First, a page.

Exercise: Create a simple data model in PowerPivot, and load it into SSAS

This exercise is provided to allow potential course delegates to choose the correct Wise Owl Microsoft training course, and may not be reproduced in whole or in part in any format without the prior written consent of Wise Owl.

The answer to the exercise will be included and explained if you attend the Wise Owl course listed below!

Category ==> SSAS - tabular  (29 exercises)
Topic ==> Prototyping using PowerPivot  (1 exercise)
Level ==> Average difficulty
Course ==> SSAS - Tabular Model
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If you haven't already done so, run the SQL script in the above folder in SQL Server Management Studio to generate a database (not for commercial use or copying) called MAM

Create a new Excel 2013 workbook, and go into PowerPivot. 

Import the following tables: tblAnimal, tblCentre, tblPos, tblProduct, tblQuadrant, tblRegion, tblSpecies, tblStore, tblTown, tblTransaction, and use this data model to create the following pivot table:

Pivot tables

The total quantity of sales by quadrant and species.

You can just drag the Quantity column into the Values section of the pivot table field list to create an implicit calculated field (ie a measure!).

Now use the PowerPivot ribbon in Excel to create two new measures (aka calculated fields):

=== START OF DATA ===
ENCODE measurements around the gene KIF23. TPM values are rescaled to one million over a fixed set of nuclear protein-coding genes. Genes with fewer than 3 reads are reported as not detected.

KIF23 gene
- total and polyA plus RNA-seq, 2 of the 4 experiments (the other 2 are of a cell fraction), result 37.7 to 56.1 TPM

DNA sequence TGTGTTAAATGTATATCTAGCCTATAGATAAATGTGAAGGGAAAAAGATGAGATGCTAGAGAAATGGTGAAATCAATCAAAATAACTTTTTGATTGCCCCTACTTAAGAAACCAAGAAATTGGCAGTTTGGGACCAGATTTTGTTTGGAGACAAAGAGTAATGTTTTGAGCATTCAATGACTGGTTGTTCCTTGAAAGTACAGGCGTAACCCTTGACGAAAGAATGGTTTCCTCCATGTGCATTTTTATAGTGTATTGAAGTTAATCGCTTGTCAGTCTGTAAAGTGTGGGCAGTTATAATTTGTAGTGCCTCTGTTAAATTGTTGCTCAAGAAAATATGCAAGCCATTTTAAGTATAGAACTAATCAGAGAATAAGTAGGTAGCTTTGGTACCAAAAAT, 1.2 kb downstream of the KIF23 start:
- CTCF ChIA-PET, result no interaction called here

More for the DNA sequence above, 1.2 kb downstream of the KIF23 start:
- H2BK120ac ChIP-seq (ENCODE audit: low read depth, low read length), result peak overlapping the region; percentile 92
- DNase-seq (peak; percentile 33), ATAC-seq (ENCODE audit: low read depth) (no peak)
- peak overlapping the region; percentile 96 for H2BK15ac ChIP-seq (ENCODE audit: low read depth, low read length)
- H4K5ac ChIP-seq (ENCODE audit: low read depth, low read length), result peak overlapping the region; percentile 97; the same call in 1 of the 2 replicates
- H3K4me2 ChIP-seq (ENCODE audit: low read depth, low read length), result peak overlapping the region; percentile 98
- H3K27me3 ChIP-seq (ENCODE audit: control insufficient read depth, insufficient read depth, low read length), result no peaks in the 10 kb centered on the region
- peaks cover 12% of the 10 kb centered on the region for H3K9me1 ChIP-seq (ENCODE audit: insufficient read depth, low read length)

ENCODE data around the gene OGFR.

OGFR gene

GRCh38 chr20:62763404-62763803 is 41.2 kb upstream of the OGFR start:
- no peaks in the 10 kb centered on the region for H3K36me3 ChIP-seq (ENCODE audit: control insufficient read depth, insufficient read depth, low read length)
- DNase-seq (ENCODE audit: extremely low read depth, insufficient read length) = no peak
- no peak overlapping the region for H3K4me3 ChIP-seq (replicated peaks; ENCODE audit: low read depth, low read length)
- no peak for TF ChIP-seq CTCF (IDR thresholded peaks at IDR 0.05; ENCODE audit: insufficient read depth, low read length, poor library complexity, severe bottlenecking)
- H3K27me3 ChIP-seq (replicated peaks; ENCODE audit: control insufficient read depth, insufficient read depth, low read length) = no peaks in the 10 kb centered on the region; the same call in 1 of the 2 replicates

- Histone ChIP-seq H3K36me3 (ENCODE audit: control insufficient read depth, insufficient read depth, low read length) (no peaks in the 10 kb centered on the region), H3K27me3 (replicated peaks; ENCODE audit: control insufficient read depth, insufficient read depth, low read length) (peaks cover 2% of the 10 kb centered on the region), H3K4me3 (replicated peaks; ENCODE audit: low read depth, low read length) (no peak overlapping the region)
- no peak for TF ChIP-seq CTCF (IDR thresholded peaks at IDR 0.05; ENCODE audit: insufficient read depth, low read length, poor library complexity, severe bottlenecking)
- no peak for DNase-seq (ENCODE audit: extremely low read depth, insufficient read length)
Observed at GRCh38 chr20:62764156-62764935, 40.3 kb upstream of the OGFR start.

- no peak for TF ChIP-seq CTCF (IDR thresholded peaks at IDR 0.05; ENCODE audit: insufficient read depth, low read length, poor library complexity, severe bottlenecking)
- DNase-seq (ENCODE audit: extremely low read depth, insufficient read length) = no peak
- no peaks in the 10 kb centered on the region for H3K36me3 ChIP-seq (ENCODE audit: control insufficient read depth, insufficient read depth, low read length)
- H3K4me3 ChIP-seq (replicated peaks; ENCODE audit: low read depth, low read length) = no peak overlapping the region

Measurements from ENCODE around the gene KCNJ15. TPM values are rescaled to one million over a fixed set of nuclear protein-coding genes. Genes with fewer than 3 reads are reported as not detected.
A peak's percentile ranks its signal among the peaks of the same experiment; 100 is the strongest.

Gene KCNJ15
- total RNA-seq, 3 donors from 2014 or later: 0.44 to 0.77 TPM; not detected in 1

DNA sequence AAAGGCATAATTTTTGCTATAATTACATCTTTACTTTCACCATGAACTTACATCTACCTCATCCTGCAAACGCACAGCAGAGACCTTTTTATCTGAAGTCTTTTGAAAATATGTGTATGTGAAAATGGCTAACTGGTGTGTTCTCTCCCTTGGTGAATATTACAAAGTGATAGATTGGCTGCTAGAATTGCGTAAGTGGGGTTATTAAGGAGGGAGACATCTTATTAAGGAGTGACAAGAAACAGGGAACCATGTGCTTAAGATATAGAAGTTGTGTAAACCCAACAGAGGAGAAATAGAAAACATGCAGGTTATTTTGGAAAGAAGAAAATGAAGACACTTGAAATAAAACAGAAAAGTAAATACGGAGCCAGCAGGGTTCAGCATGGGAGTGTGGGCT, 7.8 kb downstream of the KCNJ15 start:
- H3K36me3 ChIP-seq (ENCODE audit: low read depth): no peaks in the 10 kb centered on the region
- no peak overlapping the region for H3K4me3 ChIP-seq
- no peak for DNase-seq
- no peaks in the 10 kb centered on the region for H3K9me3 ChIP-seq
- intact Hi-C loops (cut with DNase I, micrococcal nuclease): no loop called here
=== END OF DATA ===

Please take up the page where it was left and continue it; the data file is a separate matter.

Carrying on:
Calculated fields

Creating a calculated field in Excel.

 

The measures are:

Measure What it calculates
Cheap Total quantity sold for goods where the price is less than £10.
Expensive Total quantity sold for goods where the price is £10 or more.

Add these measures to your pivot table:

Pivot table

The pivot table showing one implicit measure and two explicit ones (sorry, "calculated fields").

 

Save this workbook as Baby sibling, then close it down. 

Create a new SSAS tabular model project, importing this PowerPivot model, and have a look at the tables, relationships and measures created to check that everything has come through OK. 

Analyse this model in Excel to create - we hope - the same pivot table:

Pivot table from SSAS

Something has gone wrong if the figures aren't exactly the same.

 

Take a moment to reflect on whether prototyping like this in PowerPivot is right for you!

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